A Prescription for Healthy Living

A Prescription for Healthy Living

Take Care Of Your Heart

Heart disease is a complex issue and one that cannot be completely expounded upon here. In any case, it is a serious problem and one that causes more hospitalizations yearly than any other health-related problem. This article is far from exhaustive; however, it will provide the more important aspects of the disease, warning signs, and things you can do to prevent further heart-related damage.


Coronary heart disease, also known as coronary artery disease (CAD) is defined as a constriction of the blood vessels responsible for supplying blood and oxygen to the heart. This narrowing occurs when a substance known as plaque forms and builds up in the vessels that lead to the heart. Plaque is a conglomeration of fat, protein and inflammatory cells. As plaque builds up in the vessels, blood flow becomes hindered and can either slow down or stop all together. The result of this radical obstruction of the flow of blood may result in angina or even a heart attack.



Knowing the symptoms of coronary heart disease can help you to identify the onset of potentially problematic issues regarding your own health or the health of a loved one. This list of symptoms is not exhaustive; therefore, if you experience an unusual symptom not mentioned here, seek immediate medical attention. It may be nothing, but it is always better to be safe than sorry. The symptoms of coronary heart disease include, but are not limited to, the following:


– Chest pain which has often been described as feeling like an elephant is sitting on your chest

– Feelings of discomfort, pressure, burning and/or numbness

– Palpitations

– Weakness

– Nausea


– Sweating

– Pain that radiates to the left shoulder blade, arms, back, neck or jaw


There are many risk factors associated with coronary heart disease, most of which can be addressed in order to minimize the risk of heart-related health issues. Again, this list is not exhaustive. If you are concerned that a particular habit is putting you at risk for developing coronary heart disease, speak with your doctor or healthcare professional. The following is a list of potential risk factors associated with coronary heart disease:


– Diabetes, hypertension, and hyperlipidemia

– Smoking

– Substance abuse

– Obesity

– Depression/stress


– Heredity

– Unhealthy lifestyle

– Kidney disease


If one or more of the above risk factors apply to you, then it is important to begin implementing some changes in your lifestyle in order to minimize your risk of developing coronary heart disease. As previously mentioned, most of the risk factors such as smoking, substance abuse, obesity, depression, high blood pressure, high cholesterol and living an unhealthy lifestyle can all be changed. If you have untreated diabetes, now is the time to get the help you need from an endocrinologist before you develop irreversible damage. Blood pressure and cholesterol can be regulated by diet, exercise and perhaps prescribed medication. If you struggle with smoking or alcohol/substance abuse, then seeking counseling or a treatment program would be most beneficial to you.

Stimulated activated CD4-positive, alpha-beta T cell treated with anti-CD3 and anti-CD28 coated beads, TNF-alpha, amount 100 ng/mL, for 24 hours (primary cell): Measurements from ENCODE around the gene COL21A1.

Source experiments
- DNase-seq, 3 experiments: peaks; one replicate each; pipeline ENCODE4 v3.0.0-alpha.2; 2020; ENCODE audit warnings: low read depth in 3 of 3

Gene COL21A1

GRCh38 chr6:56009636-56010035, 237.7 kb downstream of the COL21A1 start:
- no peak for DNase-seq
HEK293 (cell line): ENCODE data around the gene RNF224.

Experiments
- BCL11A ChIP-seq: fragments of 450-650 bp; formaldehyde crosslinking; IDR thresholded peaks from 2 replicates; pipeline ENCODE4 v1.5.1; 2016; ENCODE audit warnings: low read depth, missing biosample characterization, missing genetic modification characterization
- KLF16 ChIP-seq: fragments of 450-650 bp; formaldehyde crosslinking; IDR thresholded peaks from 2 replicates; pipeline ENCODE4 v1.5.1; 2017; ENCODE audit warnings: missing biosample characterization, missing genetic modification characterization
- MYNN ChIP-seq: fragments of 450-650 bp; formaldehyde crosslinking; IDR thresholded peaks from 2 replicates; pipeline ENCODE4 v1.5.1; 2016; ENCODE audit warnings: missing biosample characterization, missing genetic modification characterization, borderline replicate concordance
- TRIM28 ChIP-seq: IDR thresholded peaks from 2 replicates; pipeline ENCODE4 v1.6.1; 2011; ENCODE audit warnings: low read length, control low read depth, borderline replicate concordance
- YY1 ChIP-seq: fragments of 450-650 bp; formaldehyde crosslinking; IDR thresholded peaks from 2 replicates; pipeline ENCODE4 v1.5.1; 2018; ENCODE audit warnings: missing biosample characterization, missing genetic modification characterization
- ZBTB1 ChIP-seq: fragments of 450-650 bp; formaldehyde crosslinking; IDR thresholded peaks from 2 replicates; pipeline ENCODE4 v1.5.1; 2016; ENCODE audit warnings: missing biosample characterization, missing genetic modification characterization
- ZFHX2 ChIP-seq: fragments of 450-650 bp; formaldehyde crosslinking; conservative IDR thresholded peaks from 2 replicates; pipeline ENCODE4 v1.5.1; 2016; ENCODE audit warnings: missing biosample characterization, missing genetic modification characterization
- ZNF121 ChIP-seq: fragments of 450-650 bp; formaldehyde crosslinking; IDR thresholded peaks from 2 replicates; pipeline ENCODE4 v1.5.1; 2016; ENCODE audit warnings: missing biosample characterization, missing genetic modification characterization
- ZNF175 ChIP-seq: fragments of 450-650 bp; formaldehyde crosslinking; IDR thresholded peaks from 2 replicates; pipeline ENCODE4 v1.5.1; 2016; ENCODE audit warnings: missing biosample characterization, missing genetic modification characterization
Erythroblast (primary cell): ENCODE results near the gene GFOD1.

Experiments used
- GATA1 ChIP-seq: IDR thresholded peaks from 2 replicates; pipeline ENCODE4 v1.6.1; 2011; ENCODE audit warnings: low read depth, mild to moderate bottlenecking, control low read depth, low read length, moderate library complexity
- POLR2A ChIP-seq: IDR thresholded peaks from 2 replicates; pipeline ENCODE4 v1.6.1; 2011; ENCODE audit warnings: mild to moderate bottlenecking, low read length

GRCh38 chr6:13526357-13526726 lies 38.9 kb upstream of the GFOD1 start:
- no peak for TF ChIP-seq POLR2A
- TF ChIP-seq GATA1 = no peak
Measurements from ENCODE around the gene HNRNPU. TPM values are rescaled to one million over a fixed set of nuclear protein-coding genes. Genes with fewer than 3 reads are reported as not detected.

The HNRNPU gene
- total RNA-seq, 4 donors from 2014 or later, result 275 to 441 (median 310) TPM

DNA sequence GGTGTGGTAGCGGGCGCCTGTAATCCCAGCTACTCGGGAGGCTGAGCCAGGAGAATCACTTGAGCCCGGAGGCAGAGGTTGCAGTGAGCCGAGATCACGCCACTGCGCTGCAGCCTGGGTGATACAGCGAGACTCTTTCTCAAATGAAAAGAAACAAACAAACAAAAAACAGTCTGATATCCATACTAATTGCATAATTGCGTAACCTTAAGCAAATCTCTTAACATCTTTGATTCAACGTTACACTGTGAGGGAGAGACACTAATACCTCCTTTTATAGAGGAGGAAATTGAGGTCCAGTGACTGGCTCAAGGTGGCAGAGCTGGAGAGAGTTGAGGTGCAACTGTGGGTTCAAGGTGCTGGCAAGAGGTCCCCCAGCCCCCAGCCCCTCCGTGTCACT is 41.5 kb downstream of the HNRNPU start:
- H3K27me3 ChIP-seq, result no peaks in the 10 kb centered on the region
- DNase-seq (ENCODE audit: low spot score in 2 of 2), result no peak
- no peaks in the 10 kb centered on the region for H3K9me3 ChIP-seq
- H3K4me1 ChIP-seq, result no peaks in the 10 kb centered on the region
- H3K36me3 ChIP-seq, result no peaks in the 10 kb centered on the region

If your doctor has you on an aspirin regimen, then take as it has been prescribed to you. Make sure you are taking the proper strength aspirin as there are two available on the market today. If you have already been prescribed medication to help control your existing heart condition, make sure to follow your doctor’s advice. if you think you are at risk of developing a heart-related condition, speak to your doctor regarding your concerns and put together a preventive plan to minimize your potential risk.

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  • http://AddaURLtothiscomment Ashok

    You have explained a complex issue with good clarity. Few of your blogs on health issues are excellent resources for reference.

    I have two questions :-

    1. Should some one survive a silent heart attack during sleep, what could be the symptoms in the morning that could be suggestive of having suffered a stroke ?

    2. Do you recommend ECG or TMT or both as part of annual medical check ups after 35 years of age ?

    Keep up the good work.

    Thanks & Regards.

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